Earlier this week a video surfaced of Miguel Cardona, the secretary of the U.S. Department of Education, making a rather uneducated gaffe.
During remarks at the 2023 Winter Meeting for the Western Governors’ Association in Jackson Hole, Wyoming, Secretary Cardona was talking about “technical assistance” that the federal government might offer states in the realm of education. And to make his point, he said “I think it was President Reagan who said, ‘We’re from the government. We’re here to help.'”
If Secretary Cardona had given this answer on an American history test, he would have failed — spectacularly.
Because the actual quote from President Reagan is as follows:
“The nine most terrifying words in the English language are ‘I’m from the government and I’m here to help.”
Delivered at a 1986 press conference, Reagan’s original quote was a critique of government overreach and incompetence. It reflected his belief in limited government and the idea that government intervention often does more harm than good. By contrast, Cardona’s version of the quote seems to suggest that the government is a reliable source of help, which is the exact opposite of what Reagan intended.
Mollie Hemingway, editor at The Federalist, wrote, “I actually find it chef’s kiss perfect that the Education Secretary is this ignorant of history.”
And U.S. Rep. Eric Burlson, R-Mo., remarked, “Miguel Cardona is the exact person Reagan warned us about.”
To be clear, Secretary Cardona’s misquote is not just a simple mistake; it is indicative of his overall tenure at the Department of Education. There have been several instances where Cardona’s leadership has been called into question. For example, lawmakers and Cardona have clashed over how to tackle a range of culture war issues.
ABC News reported that, at a congressional hearing earlier this year, “When Rep. Erin Houchin, R-Ind., asked whether transgender athletes undressing in women’s bathrooms constitutes sexual harassment, Cardona said it was a ‘concern’ but stated his belief that ‘transgender girls should have access to all the experiences that public schools provide.’” His handling of pandemic-era vaccine mandates for children and prolonged school closures across the state of California has also been criticized.
Moreover, Cardona’s misinterpretation of Reagan’s quote is emblematic of the problems that conservatives have long warned about. Despite increased federal spending on education over the last 50 years, test scores have remained stagnant. This suggests that throwing money at the problem — and the government showing up to “help” — is not the solution to the issues plaguing American public schools. Given that the Department of Education is failing so miserably in its mission to improve educational outcomes, we should all be asking if that should have been its mission in the first place. Or even better — why do we need a federal Department of Education at all?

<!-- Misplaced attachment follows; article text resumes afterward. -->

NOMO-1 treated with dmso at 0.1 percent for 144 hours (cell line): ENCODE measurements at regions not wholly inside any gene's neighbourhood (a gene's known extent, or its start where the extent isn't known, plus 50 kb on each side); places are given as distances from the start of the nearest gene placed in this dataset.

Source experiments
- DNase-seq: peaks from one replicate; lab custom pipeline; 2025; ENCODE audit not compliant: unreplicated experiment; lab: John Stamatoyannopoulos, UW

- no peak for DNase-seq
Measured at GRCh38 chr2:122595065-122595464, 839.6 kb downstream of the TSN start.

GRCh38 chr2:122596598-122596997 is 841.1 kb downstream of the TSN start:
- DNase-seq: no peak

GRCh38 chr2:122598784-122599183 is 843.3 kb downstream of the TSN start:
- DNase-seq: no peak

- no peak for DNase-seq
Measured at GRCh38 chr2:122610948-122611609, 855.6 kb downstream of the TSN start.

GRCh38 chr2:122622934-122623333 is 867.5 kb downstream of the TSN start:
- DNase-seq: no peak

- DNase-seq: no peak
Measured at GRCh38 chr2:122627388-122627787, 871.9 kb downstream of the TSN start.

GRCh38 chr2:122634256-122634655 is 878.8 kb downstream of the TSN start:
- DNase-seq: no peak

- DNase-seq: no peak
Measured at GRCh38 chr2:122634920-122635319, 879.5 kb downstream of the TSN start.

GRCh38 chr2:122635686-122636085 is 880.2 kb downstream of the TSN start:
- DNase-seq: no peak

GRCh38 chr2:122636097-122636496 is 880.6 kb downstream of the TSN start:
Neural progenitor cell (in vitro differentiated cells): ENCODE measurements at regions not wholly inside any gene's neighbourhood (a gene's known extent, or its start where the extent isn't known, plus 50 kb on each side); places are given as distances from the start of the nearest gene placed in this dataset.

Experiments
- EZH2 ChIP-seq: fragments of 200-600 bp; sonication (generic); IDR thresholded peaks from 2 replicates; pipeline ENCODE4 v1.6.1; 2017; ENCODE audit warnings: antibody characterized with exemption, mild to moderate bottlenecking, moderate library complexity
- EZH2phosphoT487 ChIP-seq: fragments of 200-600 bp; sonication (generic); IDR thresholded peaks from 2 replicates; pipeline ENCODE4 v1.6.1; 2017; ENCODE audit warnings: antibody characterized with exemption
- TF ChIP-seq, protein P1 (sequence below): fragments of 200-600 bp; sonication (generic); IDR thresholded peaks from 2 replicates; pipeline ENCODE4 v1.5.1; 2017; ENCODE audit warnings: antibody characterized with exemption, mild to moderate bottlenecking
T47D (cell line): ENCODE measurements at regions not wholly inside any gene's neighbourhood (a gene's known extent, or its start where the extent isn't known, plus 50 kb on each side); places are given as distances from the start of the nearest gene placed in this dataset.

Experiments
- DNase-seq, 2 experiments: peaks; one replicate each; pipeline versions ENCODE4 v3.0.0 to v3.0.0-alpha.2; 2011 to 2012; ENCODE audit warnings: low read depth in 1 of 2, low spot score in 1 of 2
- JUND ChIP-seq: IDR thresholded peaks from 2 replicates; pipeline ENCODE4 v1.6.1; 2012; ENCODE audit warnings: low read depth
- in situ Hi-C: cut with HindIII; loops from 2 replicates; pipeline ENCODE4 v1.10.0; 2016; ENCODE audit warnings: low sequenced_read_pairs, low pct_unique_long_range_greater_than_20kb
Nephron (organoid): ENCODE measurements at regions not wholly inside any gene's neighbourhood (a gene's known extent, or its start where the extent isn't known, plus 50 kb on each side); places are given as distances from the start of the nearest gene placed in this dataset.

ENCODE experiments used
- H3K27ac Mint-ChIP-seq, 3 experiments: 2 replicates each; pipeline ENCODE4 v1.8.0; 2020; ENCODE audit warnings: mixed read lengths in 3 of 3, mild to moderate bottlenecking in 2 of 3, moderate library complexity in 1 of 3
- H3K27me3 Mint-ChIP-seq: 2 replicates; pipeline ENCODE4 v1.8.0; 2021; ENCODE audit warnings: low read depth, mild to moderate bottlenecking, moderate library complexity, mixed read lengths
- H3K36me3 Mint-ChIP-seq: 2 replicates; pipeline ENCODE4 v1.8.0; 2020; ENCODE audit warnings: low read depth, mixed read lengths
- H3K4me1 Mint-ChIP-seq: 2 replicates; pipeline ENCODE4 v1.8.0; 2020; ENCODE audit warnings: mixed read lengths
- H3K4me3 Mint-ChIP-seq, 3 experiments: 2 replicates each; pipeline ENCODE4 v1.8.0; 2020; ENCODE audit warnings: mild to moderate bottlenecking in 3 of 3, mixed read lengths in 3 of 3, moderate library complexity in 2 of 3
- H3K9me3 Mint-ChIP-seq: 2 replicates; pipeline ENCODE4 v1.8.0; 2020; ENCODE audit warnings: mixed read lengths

In fact, some conservatives have called for the entire department to be shut down. At a recent Republican primary debate, Vivek Ramaswamy said, “Let’s shut down the head of the snake, the Department of Education. Take that $80 billion, put it in the hands of parents across this country.”
The Hill explained that “Conservatives see the department, which has more than 4,400 employees and in its current form dates back to 1979 after first being established in 1867, as a prime example of Washington’s meddling in Americans’ lives.”
Other conservatives argue that education is a local issue that should be handled by states and local communities, not the federal government. The Department of Education, they contend, is an example of government overreach and inefficiency.
Given what’s being pushed in public schools these days, they’re not wrong.
And given that the Secretary of Education himself just put President Reagan’s quote through the woodchipper and made it mean the exact opposite of what Reagan originally meant…well, again—they’re not wrong.
In conclusion, Cardona’s misquote of Reagan’s famous line is more than just a gaffe. It is a perfect illustration of the problems inherent in the Department of Education and a stark reminder of the dangers of government thinking they’re the answer to everything instead of the problem. As Reagan warned us: The nine most terrifying words in the English language are indeed, “I’m from the government and I’m here to help.”
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